Online advertising is wonderful. You can select more precisely what audience you want to reach (more than radio or TV). You can track exactly how your advertisement is working (you can’t easily do this in print adv). However, one thing that online advertising has that other advertising does not have, is advertising fraud. This you MUST be careful about.
Here’s how it works in summary.
You pay Google, Yahoo or some other service for a certain amount of keywords and you are only charged when those keywords are clicked. The advertising that appears on Google or Yahoo’s sites is relatively fine. Sure your competitor can click on the ads to waste your money but its not “fraud” as the kind I’m about to tell you.
The problem happens when people set up web sites and place, legally, a “cost per click” advertisement on their web sites. This is done so that Google and Yahoo can extend their advertising inventory beyond just their own sites. The bad part is, however, that often these sites are set up to ONLY click on advertising links. They then receive a cut of the revenue from Google or Yahoo.
Now if the people clicking on your advertisement were potential customers, their would not be a problem. But the clicks that you are paying for are coming from software programmed to clicked on the advertisement or people all over the world paid a few cents to click on the advertisement.
So you pay for a cost per click advertisement, Google serves that adv to another web site, this web site pays someone or automates a clicking process and Google charges you each time the advertisement is clicked. You lose, Google, the “partner site owner” and whoever else is in this sick chain of fraud get a tidy sum of money.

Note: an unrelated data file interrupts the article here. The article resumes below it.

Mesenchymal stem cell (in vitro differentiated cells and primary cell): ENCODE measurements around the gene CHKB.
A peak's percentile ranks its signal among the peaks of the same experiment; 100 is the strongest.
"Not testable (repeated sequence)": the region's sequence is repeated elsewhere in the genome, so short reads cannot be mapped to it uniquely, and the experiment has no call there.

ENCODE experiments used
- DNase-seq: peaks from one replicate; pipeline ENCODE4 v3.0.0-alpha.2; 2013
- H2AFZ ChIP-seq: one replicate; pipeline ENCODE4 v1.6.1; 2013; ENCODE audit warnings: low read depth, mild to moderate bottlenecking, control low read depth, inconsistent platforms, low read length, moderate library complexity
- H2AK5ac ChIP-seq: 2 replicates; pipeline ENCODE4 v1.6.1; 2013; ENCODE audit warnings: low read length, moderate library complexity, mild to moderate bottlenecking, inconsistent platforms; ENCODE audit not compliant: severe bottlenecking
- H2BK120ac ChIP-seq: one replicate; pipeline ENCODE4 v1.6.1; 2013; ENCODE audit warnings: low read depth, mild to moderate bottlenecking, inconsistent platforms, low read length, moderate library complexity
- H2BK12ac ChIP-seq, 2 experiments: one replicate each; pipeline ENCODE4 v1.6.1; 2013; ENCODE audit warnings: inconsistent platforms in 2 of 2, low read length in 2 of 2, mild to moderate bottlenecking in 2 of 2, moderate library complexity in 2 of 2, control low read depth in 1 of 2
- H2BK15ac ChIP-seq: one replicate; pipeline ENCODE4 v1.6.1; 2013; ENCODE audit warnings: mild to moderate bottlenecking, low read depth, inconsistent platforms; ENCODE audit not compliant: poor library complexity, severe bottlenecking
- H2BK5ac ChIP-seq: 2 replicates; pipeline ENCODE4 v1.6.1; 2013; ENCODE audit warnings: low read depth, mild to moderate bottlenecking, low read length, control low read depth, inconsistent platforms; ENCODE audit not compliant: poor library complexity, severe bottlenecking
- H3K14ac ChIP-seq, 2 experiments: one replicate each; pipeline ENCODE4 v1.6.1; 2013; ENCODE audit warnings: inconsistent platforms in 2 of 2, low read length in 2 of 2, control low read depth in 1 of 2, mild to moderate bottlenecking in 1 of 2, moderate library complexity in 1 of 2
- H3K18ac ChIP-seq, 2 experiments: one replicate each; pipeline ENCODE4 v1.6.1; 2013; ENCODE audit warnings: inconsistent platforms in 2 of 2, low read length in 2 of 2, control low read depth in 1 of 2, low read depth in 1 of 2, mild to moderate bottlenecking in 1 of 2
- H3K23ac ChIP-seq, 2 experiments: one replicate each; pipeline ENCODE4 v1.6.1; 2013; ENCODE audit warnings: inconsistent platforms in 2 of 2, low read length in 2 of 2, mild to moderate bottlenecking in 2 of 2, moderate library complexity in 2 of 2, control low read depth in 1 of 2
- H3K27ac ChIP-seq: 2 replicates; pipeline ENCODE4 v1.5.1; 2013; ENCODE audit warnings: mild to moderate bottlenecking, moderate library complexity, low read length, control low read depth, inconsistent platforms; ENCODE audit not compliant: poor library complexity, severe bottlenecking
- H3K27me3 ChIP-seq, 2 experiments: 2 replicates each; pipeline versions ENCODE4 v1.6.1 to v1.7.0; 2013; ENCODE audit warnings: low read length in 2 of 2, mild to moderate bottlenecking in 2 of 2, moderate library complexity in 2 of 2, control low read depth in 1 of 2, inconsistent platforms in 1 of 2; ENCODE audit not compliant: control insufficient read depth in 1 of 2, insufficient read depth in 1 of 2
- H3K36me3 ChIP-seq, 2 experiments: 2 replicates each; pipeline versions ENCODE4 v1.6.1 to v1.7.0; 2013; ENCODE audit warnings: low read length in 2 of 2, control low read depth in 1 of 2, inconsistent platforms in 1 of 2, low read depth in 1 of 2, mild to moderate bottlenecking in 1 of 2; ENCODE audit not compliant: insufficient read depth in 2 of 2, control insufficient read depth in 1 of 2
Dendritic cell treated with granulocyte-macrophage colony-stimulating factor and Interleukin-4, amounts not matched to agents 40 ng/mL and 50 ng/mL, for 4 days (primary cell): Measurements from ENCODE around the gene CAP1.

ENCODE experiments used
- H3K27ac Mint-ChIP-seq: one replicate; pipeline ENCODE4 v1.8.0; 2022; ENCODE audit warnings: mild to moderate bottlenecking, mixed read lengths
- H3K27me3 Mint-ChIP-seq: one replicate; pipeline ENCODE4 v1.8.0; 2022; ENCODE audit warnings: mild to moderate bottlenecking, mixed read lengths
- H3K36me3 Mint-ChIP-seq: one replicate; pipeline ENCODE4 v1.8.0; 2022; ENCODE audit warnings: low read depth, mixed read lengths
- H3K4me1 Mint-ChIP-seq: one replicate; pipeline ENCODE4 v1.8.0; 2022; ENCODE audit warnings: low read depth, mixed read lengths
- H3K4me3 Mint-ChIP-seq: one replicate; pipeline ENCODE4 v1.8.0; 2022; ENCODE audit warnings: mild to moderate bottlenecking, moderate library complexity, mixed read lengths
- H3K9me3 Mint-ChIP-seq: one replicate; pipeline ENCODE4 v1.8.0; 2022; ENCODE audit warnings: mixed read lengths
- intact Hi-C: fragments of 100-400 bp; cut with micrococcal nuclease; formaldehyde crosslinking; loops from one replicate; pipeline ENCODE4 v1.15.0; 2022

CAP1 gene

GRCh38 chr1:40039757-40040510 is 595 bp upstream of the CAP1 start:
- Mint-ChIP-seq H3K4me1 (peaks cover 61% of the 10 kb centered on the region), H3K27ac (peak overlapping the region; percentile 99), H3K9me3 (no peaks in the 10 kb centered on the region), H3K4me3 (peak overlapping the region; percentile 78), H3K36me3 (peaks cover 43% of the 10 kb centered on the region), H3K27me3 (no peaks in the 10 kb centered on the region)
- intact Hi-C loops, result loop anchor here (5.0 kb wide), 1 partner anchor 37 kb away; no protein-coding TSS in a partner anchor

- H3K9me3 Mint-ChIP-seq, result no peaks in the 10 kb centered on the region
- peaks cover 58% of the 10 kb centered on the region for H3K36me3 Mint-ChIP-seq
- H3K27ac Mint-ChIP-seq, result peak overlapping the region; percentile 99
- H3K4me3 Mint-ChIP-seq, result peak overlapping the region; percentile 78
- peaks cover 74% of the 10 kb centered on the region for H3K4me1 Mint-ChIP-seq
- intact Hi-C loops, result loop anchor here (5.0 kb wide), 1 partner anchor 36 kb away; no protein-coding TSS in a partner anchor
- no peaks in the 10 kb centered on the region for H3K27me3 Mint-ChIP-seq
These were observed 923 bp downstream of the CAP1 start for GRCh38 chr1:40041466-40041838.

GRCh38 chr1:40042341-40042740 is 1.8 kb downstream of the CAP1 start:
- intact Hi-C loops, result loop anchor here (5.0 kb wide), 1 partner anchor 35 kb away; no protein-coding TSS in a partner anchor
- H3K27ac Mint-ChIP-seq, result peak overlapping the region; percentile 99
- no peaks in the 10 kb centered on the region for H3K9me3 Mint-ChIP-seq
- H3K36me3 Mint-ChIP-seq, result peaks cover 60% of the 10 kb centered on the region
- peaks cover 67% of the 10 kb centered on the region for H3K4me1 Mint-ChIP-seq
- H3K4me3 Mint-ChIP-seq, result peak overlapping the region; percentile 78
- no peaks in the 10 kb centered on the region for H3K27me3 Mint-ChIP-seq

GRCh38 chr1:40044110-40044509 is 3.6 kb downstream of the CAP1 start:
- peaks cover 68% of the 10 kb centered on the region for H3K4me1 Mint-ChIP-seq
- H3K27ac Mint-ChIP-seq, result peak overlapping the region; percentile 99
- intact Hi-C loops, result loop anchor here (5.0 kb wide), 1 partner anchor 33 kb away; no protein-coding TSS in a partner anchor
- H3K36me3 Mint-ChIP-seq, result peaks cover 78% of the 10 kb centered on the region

The New York Times writes What makes the problem worse, industry followers say, is that many instances of click fraud go undetected. ¬?We¬?re not at a point in Internet history where we can easily point to a number and easily point to a solution, said Dana Todd, president of the Search Engine Marketing Professional Organization. Moreover, the technology solutions out there to combat the problem are neither free or easy, especially for small businesses that are already overwhelmed by search engine marketing.
Indeed, while larger companies expect and can usually afford to pay for some measure of click fraud, smaller companies have no choice but to ferret out inaccuracies, Mr. Sullivan said. The best way to start, he said, is to measure conversions to see if the ads are working.
But for many smaller business, Ms. Todd says, the only way to monitor the problem are either manually auditing clicks or using campaign management software or services. And often that seems not worth the bother.
Business Week writes about click fraud here.
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